The Alchemist Of Souls – Review
Anne Lyle has written a gem of a first novel. The Alchemist of Souls is the first volume in the Night’s Masque trilogy. It’s set in an Elizabethan London largely recognizable aside from a few key details, such as Queen Elizabeth’s marriage to Robert Dudley, which has given the throne an heir apparent. Much else that you would expect from the time and place are there, theatre, filth, fops, intrigue, and Shakespearean cross-dressing resulting in the comedy (and tragedy) of mistaken identity.
There is one other difference, though. And this one’s key. The New World has retained the name the Norse gave it when they discovered it circa 1000, Vinland. And Vinland is inhabited by a faery-like people called Skraylings. Now, I poked around online and discovered that Skræling was what the Vikings called those indigenous inhabitants they found in Greenland and North America. But Lyle’s Skraylings are not Native Americans. They’re short. They have silver hair. They paint their faces with blue swirling tattoos. And they’re magical.
The novel’s main storyline (and its best) concerns Maliverny Catlyn. Like the Skraylings, Mal does whisper up at us from history. He apparently was part of Walsingham’s network of spies. You can find references to him in the book Elizabeth’s Spymaster, for instance, which Lyle points out in the back of the book. But unlike the older, sterner Puritan of history, Lyle’s Mal is a bit of a dashing young cudgel-wielding rogue who gets press-ganged into Her Majesty’s Service as bodyguard to the Skrayling ambassador, who is soon to pay a visit. Here, he gets tangled in all kinds of intrigue, some concerning a theatrical contest (what else?) to be judged by the ambassador, and more concerning his twin brother, Sandy, who languishes in Bedlam. The web grows rather complex, and I found I had to work just a little harder than I wanted to in order to keep the minor characters straight, since they do come to play important roles as the story develops. I could have done with that fabulously useful tool one finds at the beginning of Shakespeare’s plays, and with which Hillary Mantel and George R. R. Martin also provide us—to wit, a cast of characters.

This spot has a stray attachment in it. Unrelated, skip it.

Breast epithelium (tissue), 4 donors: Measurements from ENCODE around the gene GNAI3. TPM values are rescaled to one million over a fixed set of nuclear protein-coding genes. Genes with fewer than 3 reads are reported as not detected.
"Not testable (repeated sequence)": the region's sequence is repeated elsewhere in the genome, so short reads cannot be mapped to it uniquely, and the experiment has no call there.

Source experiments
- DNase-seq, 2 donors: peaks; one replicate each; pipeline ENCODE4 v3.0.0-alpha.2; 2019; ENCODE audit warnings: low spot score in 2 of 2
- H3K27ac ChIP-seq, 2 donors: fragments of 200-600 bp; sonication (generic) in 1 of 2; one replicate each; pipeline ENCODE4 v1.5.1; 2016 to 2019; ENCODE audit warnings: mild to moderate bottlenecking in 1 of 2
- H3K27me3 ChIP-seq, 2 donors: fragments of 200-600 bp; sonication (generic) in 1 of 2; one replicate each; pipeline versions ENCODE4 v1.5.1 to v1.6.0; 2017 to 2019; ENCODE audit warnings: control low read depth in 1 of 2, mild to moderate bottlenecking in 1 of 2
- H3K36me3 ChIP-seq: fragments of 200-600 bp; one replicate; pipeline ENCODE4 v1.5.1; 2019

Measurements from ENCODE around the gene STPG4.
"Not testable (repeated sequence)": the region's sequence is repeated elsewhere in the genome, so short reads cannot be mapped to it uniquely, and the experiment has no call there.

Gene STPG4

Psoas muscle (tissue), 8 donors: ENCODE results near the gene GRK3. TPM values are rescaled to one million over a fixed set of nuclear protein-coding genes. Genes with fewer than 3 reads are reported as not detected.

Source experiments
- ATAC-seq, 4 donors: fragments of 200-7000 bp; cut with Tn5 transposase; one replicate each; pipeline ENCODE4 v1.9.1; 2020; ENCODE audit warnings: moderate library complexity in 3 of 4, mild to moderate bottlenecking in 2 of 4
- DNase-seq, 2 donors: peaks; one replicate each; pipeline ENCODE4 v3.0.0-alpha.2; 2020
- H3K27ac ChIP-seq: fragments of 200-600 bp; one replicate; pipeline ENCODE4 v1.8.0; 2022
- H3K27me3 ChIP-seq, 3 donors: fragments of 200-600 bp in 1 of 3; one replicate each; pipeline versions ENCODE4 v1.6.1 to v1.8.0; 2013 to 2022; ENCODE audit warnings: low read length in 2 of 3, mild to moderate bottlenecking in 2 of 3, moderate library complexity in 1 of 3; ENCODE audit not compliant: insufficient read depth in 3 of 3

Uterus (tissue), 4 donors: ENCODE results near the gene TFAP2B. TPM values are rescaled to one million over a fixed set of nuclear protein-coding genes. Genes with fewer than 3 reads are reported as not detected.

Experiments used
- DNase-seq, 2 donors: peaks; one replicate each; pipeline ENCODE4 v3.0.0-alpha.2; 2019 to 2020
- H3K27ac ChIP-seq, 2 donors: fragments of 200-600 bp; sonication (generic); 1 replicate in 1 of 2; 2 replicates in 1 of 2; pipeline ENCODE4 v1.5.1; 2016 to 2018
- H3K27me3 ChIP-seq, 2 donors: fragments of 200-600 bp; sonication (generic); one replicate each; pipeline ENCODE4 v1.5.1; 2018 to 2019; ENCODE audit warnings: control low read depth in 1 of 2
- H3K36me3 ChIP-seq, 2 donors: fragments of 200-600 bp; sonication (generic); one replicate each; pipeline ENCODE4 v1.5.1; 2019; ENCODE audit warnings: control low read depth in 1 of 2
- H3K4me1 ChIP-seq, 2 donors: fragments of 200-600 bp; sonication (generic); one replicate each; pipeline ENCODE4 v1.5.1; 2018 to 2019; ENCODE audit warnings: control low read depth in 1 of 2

Aside from that, though, I found this to be an immersive and engaging novel. Lyle is at her best when writing about Mal and Kiiren, the skrayling ambassador. Their difficulties with language, how their different cultures and religions are revealed—all of this makes for fascinating and hypnotic reading. Also, I felt as if I walked those smelly Tudor streets as strongly as I’ve felt it reading writers like Mantel or Peter Ackroyd. Here, for instance, is Lyle’s description of Bartholomew Fair at Smithfield.
What hit Coby first was the smell, a thick smoky mix of roast hog, beer, sweaty bodies and of course the mud of Smithfield, permeated by generations’-worth of cow dung and urine. After that came the noise: the clamour of voices, beating of drums, the occasional blare of a trumpet.
I’m growing more interested these days in what alternate history can do with fantasy tropes. I’ve always enjoyed that fantasy best that occurs in the world we already know, rather than in, say, a faux-medieval landscape that needs a map so we know our way around. We all know, pretty much, where London is. Even though this is an alternate London, we still know it enough not to need a map and a long catalogue of made up history behind it to make it seem real. Anne Lyle has given us the Elizabethan London we know from reading history and Shakespeare; but she’s also created a London that has just enough strangeness in its shadows to keep us anticipating wonder. Her bio at the back of the book states she grew up fascinated with history. I do hope that, once the Night’s Masque is complete (Volume Two published in January), she will treat us to another fully realized alternate take on a place and time we thought we knew before we experienced it through her imagination.